- the AESO will release draft material commercial terms of the RESA and REC on November 10th for comment as part of a short consultation period that will end on December 9th.
Further details on how to participate in this transformational energy procurement are set out here. Beyond 2017, it is expected that the AESO will hold a series of competitions between now and 2030 to incent the proposed 5,000 MW of renewable generation capacity. The Provincial Government indicates that future competitions will be timed to parallel the pace of coal plant retirements.
Further Questions/Industry Impacts
Through the Provincial Government’s tabling of Bill 27 and last week’s announcements, Alberta is poised for its first competitive renewable energy procurement. However, it also raises a number of questions that will be answered in the coming months, including:
- Will the proposed pricing regime create the expected investor certainty and access to capital?
- How subscribed will the process be, and what mix of participants will emerge?
- If lowest price is the determining factor, will only a couple of contracts be awarded before the 400 MW target is met?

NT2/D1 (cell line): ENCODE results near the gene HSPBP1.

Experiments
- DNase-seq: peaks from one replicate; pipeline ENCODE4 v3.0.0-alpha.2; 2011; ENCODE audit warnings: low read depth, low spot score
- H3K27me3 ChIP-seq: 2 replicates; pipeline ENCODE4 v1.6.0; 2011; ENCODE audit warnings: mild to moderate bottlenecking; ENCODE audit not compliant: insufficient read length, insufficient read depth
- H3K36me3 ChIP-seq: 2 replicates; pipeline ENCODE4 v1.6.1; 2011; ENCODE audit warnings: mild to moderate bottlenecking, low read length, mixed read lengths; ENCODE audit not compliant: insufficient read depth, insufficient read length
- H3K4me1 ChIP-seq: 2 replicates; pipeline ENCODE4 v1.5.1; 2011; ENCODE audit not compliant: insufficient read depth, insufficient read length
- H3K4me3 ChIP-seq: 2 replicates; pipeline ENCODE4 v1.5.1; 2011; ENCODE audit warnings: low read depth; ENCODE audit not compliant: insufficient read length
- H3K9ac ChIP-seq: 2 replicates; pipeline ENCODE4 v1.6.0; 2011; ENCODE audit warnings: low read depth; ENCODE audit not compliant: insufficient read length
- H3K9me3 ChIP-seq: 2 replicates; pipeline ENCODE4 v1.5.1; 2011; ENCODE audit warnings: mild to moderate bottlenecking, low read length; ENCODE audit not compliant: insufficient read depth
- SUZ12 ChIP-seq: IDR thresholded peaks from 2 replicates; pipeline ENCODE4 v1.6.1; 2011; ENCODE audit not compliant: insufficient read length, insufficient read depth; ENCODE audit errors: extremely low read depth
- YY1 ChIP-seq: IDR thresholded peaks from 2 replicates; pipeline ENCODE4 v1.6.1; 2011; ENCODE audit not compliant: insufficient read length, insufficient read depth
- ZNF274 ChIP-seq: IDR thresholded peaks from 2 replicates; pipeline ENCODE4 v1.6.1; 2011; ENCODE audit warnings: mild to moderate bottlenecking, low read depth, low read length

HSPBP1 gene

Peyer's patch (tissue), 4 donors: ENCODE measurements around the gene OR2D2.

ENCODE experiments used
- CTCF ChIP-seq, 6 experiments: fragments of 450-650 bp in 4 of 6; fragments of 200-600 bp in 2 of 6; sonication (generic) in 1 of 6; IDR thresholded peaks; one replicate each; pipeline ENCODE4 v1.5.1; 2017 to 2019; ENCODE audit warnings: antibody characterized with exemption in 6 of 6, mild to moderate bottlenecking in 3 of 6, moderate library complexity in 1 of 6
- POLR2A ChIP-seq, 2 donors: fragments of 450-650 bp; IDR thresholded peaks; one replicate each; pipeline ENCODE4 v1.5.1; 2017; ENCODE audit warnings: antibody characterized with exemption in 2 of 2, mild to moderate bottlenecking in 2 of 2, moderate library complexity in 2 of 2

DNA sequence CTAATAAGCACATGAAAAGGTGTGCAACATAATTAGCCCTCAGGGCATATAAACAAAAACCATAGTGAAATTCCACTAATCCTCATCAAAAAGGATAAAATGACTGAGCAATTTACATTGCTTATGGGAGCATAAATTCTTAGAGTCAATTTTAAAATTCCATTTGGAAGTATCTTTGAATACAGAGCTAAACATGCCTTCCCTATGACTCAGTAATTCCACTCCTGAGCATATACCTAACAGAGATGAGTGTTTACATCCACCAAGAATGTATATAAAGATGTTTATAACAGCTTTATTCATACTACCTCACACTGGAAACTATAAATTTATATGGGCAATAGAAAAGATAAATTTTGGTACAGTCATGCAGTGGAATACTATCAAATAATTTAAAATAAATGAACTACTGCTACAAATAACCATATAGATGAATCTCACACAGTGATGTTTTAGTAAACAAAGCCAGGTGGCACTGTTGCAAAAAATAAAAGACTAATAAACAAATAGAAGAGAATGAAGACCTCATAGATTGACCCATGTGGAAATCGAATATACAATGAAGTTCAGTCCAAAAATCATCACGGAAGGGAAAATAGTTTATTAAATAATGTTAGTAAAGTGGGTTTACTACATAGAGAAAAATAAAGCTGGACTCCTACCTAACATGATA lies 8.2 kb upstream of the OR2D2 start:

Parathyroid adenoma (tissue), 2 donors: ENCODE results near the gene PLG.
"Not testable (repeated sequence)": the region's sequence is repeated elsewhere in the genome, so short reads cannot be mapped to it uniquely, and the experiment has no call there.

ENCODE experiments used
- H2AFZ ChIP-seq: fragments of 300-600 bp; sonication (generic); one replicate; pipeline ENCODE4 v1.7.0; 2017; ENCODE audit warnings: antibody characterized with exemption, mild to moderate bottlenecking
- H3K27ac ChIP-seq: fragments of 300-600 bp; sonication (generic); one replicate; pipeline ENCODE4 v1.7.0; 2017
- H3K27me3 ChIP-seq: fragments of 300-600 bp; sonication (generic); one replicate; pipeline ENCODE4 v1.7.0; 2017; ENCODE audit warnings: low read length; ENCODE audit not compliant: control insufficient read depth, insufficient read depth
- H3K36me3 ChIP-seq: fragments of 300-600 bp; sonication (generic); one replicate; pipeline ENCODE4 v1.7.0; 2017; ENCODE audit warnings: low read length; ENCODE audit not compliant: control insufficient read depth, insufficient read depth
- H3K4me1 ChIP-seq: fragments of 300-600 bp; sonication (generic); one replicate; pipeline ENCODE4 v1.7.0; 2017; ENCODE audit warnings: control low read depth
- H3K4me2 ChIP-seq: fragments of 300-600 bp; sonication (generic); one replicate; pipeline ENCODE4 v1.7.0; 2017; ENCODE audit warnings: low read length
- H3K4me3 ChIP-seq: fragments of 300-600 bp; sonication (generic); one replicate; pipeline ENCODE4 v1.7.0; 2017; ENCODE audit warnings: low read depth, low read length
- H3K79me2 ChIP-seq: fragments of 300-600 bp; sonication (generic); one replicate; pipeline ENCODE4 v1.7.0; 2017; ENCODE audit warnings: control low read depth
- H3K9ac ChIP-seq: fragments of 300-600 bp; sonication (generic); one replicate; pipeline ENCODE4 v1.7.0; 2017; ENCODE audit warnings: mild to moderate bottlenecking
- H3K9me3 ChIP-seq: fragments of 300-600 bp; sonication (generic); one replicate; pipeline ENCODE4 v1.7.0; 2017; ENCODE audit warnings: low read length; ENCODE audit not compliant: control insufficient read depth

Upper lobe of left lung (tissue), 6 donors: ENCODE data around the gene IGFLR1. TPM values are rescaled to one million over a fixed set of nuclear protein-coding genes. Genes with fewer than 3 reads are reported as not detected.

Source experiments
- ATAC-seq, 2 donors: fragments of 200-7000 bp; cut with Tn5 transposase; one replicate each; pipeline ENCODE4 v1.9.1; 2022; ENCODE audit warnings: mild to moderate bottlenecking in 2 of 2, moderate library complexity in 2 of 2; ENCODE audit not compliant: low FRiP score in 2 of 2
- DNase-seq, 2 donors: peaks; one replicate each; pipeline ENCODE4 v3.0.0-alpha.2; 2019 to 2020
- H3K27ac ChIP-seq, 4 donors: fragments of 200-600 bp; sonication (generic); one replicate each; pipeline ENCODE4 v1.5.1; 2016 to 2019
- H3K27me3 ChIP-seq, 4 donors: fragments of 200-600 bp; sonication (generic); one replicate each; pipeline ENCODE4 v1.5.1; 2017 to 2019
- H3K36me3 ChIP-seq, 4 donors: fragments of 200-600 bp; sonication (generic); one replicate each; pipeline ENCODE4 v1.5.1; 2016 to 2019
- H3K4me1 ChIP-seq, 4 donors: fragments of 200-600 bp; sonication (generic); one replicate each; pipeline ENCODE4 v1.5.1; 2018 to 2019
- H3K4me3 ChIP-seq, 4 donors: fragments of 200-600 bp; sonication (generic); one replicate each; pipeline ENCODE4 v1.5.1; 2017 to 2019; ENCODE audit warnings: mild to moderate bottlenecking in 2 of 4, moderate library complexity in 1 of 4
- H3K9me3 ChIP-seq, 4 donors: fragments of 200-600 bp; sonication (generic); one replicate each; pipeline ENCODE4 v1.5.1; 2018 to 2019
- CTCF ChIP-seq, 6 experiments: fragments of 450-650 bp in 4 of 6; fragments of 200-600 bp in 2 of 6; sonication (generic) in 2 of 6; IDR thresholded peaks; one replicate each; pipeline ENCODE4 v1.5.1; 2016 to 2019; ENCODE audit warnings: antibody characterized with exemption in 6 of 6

- How will lowest price be determined? Is it simply based on the strike price under the REC?
- Will REC’s ensure a reasonable rate of return?
- How competitive will pricing be?
- Does the process ensure that risk premiums will be avoided?
- Will the AESO impose an affordability threshold, or private cap respecting the price above which projects cannot be bid?
- What will the ultimate ratepayer impacts be?
- What will be the scope of future regulations?
- Bill 27 includes provisions for the AESO to hold security or other interests in power projects in cases of insolvency — what are the industry impacts and is this an appropriate role for the AESO?
- Bill 27 prohibits the Market Surveillance Administrator from considering complaints against the AESO respecting the development of a renewable power program – will this impact participant confidence in the process?
RESA commercial terms will be disclosed this week. Subsequently, the success of the REP — and the overall procurement process — will become increasingly clear. Changes are expected to be rapid and multi-dimensional, with transformative industry effects. BLG will continue to monitor and comment on these developments.